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dc.contributor.authorMcPherson, L.-
dc.coverage.spatialAdelaide Geosyncline, Flinders Ranges, South Australia-
dc.descriptionThis item is only available electronically.en
dc.description.abstractLate Precambrian sedimentation in the Mt. Bayley Range area, Northern Flinders Ranges, was largely controlled by tectonism involving the Beltana Diapir. Diapiric uplift caused development of a small syn­sedimentary basin adjacent to the north-western side of the diapir. Sediments deposited within this basin, the Mt. Bayley Trough, exhibit lateral thinning and shallowing of facies and progressive onlapping of the Callanna Beds and breccia constituting the diapir. Conglomerates in the Brachina Formation show a bi-directional inflow of detritus, derived locally from the diapir. Basinal instability, pertaining to pulses of diapiric movement, occur within the Bunyeroo Formation, with the presence of diapiric detritus in non-glacial diamictites and conglomerates, and sedimentary slumping suggesting gravity transport. Diapiric activity caused the development of local shallowing in a generally transgressive sequence within the Bunyeroo Formation. These diapiric bodies have later pierced the cover as thrust-faulted blocks. A region to the north of the Mt. Bayley Range presents findings that concur with those of the Mt. Bayley Trough. A sedimentary contact between the diapir and the Bunyeroo Formation exists, with a transgressive rim dolomite unconformably overlying more intensely folded Callanna Beds. This region shows evidence of syn-sedimentary faulting during the deposition of the basal Bunyeroo Formation with resulting facies and thickness changes across faults.en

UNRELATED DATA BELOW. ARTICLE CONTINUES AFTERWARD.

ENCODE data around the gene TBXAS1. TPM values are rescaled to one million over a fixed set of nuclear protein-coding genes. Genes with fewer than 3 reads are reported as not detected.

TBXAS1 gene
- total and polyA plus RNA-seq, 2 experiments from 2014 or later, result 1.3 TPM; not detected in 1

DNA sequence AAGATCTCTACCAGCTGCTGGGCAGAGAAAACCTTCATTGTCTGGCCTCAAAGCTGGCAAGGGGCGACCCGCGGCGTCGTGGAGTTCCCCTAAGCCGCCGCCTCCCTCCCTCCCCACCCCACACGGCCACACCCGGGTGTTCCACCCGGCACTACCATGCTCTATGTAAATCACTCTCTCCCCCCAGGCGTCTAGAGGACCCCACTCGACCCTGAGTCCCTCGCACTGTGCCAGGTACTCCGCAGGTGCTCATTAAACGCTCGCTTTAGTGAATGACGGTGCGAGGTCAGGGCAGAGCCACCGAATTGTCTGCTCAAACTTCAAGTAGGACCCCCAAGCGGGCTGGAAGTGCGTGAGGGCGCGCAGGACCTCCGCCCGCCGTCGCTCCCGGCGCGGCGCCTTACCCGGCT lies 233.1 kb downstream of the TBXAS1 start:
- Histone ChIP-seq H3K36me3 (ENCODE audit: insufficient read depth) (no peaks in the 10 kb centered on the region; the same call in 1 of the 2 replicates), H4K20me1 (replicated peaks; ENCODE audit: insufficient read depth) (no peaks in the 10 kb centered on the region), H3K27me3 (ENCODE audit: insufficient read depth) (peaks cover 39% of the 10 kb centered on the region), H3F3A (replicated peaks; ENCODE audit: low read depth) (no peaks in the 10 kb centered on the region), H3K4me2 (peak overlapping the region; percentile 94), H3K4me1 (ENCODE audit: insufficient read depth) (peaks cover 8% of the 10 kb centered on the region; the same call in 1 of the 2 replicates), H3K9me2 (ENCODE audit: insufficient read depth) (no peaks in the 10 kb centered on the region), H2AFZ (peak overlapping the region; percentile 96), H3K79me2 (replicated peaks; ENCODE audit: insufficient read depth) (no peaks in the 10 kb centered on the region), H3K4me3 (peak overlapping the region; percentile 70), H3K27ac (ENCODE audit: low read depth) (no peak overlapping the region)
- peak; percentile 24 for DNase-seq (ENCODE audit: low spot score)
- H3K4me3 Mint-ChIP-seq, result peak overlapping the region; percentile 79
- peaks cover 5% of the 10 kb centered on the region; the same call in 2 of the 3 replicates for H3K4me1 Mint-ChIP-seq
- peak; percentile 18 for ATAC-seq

dc.subjectHonours; Geology; Callanna Beds; Late Pecambrian; sedimentation; diapirismen
dc.titleRelationship between Callanna Beds and Adelaidean Cover, and the effect of syn- and post­sedimentary diapirism, Mt. Bayley Range area Flinders Ranges, South Australiaen
dc.contributor.schoolSchool of Physical Sciencesen
dc.provenanceThis electronic version is made publicly available by the University of Adelaide in accordance with its open access policy for student theses. Copyright in this thesis remains with the author. This thesis may incorporate third party material which has been used by the author pursuant to Fair Dealing exceptions. If you are the author of this thesis and do not wish it to be made publicly available, or you are the owner of any included third party copyright material you wish to be removed from this electronic version, please complete the take down form located at:
dc.description.dissertationThesis (B.Sc.(Hons)) -- University of Adelaide, School of Physical Sciences, 1984-
Appears in Collections:School of Physical Sciences

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